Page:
The Wyoming Area senior girls had the opportunity to receive scholarships ranging from $550 to $5,000 by taking the Betty Crocker American Homemakers of Tomorrow test. Sponsored by General Mills, the contest offered the girls an opportunity to participate in a national competition, receive a scholarship and enable each state winner’s school to receive a set of Encyclopedia Britannica. The program offered educational grants totaling $111,000. In September 1954, General Mills announced the program. The written exam tested girls on their family relationships, spiritual and moral values, child development and care, health and safety, utilization and conservation, money management, recreation and use of leisure time, home care beautification, community participation, and continuing education. The program ended in 1976.
Upon the 30th anniversary of the Battle of the Bulge, World War II veterans Ralph Pup and George Parrick, of Pittston, and John Basta, of Wyoming, joined other comrades in touring the European cities they fought in during the conflict. Fought on Dec. 16, 1944, the battle was a major element in General George S. Patton’s plans to march into Bastogne in Belgium and break German strongholds along the way. With about 610,000 committed soldiers, Americans suffered 89,000 casualties, including 19,000 killed. The Battle of the Bulge was the largest and bloodiest battle fought on western front during World War II.
The 1974 Thanksgiving Day match up between Pittston Area and Wyoming Area football teams attracted close to 8,000 fans and held the lowest score in the history of the game. What happened during the game that created another first in history that year?
1984 – 33 YEARS AGO
After undergoing a 1.1 million dollar 11-month renovation project, the Water Street Bridge connecting Pittston and West Pittston re-opened. West Pittston Women’s Club members Greta Whyte, Justine Haddow and Helen Bubul were especially proud because their club initiated public interest in the need for bridge repairs. Senator Ray Musto, Representatives Thomas Tigue and Frank Coslett, West Pittston Mayor Merle Bainbridge and Pittston Mayor Thomas Walsh were present at the ribbon-cutting ceremony.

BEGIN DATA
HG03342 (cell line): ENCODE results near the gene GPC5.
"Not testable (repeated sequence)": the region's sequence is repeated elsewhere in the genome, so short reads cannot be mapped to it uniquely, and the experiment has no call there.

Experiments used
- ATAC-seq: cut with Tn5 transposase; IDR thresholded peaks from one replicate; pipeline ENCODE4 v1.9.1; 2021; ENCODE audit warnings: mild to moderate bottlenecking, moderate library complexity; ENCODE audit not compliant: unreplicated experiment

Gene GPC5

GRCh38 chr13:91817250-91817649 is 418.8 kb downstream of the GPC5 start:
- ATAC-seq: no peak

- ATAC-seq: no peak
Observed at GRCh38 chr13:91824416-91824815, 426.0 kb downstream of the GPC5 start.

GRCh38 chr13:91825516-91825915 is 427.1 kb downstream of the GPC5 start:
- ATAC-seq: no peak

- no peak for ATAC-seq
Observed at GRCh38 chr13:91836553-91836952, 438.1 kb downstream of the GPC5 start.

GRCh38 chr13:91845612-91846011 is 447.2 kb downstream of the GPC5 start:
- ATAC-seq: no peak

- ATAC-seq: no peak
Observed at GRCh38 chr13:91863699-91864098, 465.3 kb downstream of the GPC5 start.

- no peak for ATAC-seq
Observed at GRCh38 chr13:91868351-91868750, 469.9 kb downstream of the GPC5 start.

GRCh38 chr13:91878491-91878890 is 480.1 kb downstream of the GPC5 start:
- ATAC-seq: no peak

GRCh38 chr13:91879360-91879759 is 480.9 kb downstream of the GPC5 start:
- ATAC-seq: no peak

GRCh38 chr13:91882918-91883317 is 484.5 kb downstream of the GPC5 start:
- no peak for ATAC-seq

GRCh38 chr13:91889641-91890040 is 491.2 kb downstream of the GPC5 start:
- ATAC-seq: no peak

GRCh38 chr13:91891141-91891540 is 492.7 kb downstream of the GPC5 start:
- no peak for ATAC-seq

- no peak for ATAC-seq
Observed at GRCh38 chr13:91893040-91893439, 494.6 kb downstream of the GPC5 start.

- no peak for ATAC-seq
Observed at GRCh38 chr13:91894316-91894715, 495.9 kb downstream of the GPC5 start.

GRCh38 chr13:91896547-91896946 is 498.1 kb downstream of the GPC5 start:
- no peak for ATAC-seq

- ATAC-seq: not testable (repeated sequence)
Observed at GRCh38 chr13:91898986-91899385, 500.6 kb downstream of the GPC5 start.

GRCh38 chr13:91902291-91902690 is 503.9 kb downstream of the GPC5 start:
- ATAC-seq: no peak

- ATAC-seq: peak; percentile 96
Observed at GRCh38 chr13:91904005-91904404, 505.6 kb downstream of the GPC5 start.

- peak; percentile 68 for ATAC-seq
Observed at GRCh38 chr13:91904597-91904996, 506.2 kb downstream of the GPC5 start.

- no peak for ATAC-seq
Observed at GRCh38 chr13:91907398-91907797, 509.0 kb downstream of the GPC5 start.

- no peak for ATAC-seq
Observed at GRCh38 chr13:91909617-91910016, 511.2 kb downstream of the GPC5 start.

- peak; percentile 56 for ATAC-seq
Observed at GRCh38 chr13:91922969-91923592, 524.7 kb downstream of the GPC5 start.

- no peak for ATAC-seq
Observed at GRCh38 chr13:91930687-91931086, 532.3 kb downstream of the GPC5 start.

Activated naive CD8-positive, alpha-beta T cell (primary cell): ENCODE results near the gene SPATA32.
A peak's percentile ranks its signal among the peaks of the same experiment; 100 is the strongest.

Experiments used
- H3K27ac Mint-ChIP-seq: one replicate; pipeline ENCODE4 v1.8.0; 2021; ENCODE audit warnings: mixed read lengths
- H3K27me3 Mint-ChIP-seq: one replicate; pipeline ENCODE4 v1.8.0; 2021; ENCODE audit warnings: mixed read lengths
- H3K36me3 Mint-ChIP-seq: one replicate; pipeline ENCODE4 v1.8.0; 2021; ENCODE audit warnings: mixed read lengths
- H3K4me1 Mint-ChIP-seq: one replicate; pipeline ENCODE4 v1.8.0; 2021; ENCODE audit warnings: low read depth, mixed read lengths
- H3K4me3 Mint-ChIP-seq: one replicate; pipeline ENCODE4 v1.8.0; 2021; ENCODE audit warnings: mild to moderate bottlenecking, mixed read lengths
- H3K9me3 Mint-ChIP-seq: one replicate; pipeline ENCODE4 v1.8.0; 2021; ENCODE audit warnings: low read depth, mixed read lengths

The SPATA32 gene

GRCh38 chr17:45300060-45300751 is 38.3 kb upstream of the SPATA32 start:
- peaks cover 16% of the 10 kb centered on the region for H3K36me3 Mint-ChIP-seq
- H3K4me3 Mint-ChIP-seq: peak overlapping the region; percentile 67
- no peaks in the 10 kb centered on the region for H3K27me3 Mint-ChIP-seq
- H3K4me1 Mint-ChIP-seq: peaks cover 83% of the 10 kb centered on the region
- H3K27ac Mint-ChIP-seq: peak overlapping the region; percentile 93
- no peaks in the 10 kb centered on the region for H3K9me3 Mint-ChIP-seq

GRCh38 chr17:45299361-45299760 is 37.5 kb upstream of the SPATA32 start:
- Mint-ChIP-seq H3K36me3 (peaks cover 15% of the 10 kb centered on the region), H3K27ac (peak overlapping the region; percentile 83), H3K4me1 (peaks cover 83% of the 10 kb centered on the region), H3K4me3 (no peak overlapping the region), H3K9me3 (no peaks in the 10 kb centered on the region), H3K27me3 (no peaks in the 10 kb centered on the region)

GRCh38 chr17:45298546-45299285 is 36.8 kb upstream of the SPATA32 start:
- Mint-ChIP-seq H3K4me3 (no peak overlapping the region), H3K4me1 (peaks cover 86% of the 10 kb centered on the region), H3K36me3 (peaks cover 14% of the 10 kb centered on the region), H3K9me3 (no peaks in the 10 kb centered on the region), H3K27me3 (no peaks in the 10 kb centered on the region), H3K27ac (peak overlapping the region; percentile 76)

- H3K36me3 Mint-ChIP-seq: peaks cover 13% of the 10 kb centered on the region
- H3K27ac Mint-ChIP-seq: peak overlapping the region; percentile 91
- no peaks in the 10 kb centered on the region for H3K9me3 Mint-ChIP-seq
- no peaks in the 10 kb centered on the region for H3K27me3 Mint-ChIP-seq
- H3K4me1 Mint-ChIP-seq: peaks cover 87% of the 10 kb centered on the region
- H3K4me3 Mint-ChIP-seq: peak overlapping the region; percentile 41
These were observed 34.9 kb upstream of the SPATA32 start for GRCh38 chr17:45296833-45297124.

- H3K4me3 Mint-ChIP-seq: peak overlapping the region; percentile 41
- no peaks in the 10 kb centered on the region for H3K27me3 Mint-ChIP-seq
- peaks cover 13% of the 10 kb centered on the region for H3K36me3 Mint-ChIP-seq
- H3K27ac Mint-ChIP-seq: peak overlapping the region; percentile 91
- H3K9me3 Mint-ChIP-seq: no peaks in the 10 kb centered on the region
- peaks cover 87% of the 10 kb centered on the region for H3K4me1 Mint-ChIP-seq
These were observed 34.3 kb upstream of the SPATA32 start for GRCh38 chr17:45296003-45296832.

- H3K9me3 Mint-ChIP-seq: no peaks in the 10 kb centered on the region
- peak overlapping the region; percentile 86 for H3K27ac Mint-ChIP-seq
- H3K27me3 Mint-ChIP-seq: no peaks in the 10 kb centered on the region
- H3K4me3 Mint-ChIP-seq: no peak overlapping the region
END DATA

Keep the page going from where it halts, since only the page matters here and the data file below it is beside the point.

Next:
Musician and Pittston resident Bob Bath and Hughestown drummer Rich Kossuth collaborated on a 12-song album entitled “Traces of Illusion.” Fusing their heavy metal, jazz and rock styles, Bath and Kossuth combined their talents to create interesting and innovative patterns and rhythms utilizing their improvisational skills. Bath played guitar, bass and keyboard, Kossuth drums and percussion, Bill Kossuth added keyboards on two of the twelve tracks, Joe Limongelli played bass on four songs and Dewey Vasquez played slide guitar on one song. A review from the album jacket stated “The tracks of this recording are new and innovative. These musicians have dared to play their inner feelings with unrelenting enthusiasm and skill.”
In 1948, Pittston’s Elk Pony League champions traveled to New York to take in a Yankees game and hoped to get a chance to meet Yankee manager and baseball legend Bucky Harris. Under the impression Harris knew they were attending that day, kids and coaches alike were disappointed at not being recognized by their hometown hero. During a 1954 visit to Pittston, Harris was confronted by his hometown residents regarding the supposed snub. He said he wasn’t aware of the team’s presence, and if he had been, would have made the boys and their coaches feel at home. It was surmised that someone in the Pony League forgot to send Harris a letter stating their plans. All was forgiven and Harris’ local “snob” status was eradicated. During his lifetime, Harris was a Major League baseball player, manager and executive.
Defensive players Jim Carmody, Ken Detato, Charlie Yurkon, Mark Kelly, Sam Sakocius and George Mazur for Wyoming Area and John Licata, Rocco Barge, Mike Piorkowski and Phil Dunn for Pittston Area contributed to making the 1974 Thanksgiving Day match up the lowest scoring game in the history of the annual contest. Wyoming Area kicker Ken Detato became the only player to kick a field goal in the eight-year history of the games. WA held its 3-0 lead up to the third period when PA’s quarterback Lou Marinangeli rifled a pass to Kevin Duffy for the game’s only touchdown. The final score: 7-3.